With Laravel, there are several ways to query data, and the /find_native/ API endpoint below shows how to use whereRaw(). Additionally, we can use MongoDB's findOne() and find() collection methods that return a document and a cursor, respectively.
Updating documents is done by providing a list of updates in addition to the matching criteria. Here's an example using updateOne(), but updateMany() works similarly. updateOne() returns a document that contains information about how many documents were matched and how many were actually modified.
Deleting documents is as easy as finding them. Again, there's a matching criterion, and the API returns a document indicating the number of deleted documents.

Aggregation pipeline

Since we now have access to the MongoDB native API, let's introduce the aggregation pipeline. An aggregation pipeline is a task in MongoDB's aggregation framework. Developers use the aggregation framework to perform various tasks, from real-time dashboards to "big data" analysis.
We will likely use it to query, filter, and sort data at first. The aggregations introduction of the free online book Practical MongoDB Aggregations by Paul Done gives a good overview of what can be done with it.
An aggregation pipeline consists of multiple stages where the output of each stage is the input of the next, like piping in Unix.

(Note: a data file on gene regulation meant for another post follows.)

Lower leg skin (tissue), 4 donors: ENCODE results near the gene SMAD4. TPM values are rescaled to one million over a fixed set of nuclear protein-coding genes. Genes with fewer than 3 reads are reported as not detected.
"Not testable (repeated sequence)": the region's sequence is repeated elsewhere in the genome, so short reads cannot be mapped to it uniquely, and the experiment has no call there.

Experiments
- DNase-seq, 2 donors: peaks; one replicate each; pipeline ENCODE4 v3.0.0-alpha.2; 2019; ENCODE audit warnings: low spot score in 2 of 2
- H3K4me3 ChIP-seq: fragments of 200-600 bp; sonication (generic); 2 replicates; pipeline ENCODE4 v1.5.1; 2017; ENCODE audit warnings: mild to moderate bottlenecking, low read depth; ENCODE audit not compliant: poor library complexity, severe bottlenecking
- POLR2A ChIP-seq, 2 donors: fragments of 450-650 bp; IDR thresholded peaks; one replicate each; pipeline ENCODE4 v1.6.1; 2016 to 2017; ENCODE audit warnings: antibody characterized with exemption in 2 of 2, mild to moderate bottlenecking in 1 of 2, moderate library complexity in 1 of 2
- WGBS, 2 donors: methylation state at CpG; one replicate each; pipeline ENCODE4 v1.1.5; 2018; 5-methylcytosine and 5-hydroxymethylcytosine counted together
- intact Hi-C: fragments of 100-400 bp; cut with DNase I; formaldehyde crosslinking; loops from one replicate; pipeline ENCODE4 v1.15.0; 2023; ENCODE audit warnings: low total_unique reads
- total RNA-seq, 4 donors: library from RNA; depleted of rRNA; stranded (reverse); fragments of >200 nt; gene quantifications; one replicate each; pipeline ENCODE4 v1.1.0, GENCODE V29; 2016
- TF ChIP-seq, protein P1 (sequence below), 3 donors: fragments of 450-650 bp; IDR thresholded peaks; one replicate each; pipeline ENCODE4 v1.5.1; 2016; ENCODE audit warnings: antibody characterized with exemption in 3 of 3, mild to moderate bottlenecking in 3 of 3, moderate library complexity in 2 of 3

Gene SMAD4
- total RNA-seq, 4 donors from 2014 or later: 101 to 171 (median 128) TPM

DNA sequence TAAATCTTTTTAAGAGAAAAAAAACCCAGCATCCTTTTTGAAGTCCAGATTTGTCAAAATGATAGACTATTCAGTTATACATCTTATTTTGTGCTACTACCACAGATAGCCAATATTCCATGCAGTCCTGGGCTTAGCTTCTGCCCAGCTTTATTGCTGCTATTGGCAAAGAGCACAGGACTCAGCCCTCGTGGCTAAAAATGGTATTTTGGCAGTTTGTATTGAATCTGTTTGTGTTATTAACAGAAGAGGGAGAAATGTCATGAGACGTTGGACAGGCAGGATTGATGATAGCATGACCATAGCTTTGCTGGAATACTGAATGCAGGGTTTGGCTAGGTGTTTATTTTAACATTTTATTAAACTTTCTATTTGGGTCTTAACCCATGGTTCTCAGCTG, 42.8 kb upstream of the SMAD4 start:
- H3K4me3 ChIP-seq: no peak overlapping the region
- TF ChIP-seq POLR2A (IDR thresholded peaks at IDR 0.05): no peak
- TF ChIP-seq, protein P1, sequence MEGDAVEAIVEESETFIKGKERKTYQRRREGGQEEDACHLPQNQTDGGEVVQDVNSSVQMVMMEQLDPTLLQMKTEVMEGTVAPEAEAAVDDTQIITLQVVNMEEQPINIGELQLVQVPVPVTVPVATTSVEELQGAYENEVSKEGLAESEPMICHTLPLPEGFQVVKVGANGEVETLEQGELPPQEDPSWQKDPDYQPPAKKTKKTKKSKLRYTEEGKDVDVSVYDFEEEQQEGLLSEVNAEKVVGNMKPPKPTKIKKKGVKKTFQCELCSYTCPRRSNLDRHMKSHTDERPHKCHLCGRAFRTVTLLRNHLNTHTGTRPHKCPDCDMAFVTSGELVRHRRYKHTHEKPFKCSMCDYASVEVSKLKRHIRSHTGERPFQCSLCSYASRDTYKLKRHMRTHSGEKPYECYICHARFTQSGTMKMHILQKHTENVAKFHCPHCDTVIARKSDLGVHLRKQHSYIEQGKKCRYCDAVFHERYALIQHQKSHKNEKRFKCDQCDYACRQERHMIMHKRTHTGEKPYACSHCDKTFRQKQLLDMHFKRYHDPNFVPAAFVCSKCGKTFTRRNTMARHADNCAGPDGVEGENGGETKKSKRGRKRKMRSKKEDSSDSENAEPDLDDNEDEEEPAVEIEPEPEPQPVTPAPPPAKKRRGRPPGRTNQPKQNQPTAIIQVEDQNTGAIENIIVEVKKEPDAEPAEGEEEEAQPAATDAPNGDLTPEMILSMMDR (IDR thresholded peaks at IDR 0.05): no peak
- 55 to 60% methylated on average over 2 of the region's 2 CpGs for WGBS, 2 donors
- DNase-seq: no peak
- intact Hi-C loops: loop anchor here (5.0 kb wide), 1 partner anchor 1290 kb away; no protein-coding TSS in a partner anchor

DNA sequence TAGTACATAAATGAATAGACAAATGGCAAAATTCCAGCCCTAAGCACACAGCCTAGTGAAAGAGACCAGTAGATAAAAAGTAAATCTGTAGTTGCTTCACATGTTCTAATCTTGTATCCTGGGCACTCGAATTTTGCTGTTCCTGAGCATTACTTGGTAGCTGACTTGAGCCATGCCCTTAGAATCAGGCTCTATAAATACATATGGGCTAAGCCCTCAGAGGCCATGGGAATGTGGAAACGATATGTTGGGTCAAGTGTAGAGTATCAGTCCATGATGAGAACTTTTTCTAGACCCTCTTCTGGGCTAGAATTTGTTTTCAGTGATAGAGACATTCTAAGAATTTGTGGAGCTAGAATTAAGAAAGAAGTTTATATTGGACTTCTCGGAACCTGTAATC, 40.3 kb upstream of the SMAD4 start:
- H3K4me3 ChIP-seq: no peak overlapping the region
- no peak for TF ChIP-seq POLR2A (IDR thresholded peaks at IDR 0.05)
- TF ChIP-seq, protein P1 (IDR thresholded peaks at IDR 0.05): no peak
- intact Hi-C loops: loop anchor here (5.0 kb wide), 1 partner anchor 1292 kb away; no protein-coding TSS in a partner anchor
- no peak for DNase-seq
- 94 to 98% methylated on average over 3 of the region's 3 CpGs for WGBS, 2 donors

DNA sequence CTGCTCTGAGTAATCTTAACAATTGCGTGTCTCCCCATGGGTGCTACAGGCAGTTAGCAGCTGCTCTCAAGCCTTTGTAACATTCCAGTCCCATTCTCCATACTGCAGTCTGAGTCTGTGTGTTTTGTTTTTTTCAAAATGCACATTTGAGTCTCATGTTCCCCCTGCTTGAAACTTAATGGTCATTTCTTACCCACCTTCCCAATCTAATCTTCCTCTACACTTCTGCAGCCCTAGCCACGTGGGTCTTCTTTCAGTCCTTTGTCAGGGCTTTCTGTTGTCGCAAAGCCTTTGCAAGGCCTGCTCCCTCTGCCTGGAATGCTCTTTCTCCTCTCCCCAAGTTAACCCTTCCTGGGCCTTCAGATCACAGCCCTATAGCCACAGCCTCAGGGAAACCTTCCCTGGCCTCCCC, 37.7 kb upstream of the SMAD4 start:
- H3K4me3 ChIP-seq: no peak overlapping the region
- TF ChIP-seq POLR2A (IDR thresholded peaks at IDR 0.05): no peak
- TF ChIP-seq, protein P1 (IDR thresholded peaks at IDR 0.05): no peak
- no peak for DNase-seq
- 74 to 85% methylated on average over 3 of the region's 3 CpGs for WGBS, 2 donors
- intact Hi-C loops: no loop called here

We will use the "sample_mflix" sample database that should have been loaded when creating our Atlas cluster. Laravel lets us access multiple MongoDB databases in the same app, so let's add the sample_mflix database (to database.php):
Next, we can build an /aggregate/ API endpoint and define a three-stage aggregation pipeline to fetch data from the "movies" collection, compute the average movie rating per genre, and return a list. More details about this movie ratings aggregation.
This shows how easy it is to compose several stages to group, compute, transform, and sort data. This is the preferred method to perform aggregation operations, and it's even possible to output a document, which is subsequently used by the updateOne() method. There's a whole aggregation course.

Don't forget to index

We now know how to perform CRUD operations, native queries, and aggregations. However, don't forget about indexing to increase performance. MongoDB indexing strategies and best practices are beyond the scope of this article, but let's look at how we can create indexes.

Option #1: Create indexes with Eloquent's Migrations

First, we can use Eloquent's Migrations. Even though we could do without Migrations because we have a flexible schema, they could be a vessel to store how indexes are defined and created.
Since we have not used the --migration option when creating the model, we can always create the migration later. In this case, we can run this command: